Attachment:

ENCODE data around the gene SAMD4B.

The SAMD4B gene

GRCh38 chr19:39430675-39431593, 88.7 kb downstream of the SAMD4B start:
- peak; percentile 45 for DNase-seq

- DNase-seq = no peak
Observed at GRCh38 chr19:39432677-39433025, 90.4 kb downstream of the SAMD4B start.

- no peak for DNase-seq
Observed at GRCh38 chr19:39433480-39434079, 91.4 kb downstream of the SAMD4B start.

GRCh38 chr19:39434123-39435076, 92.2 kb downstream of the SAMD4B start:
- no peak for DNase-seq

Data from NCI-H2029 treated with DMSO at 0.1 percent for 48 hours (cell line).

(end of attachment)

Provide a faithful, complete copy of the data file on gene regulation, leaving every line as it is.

ENCODE data around the gene SAMD4B.

The SAMD4B gene

GRCh38 chr19:39430675-39431593, 88.7 kb downstream of the SAMD4B start:
- peak; percentile 45 for DNase-seq

- DNase-seq = no peak
Observed at GRCh38 chr19:39432677-39433025, 90.4 kb downstream of the SAMD4B start.

- no peak for DNase-seq
Observed at GRCh38 chr19:39433480-39434079, 91.4 kb downstream of the SAMD4B start.

GRCh38 chr19:39434123-39435076, 92.2 kb downstream of the SAMD4B start:
- no peak for DNase-seq

Data from NCI-H2029 treated with DMSO at 0.1 percent for 48 hours (cell line).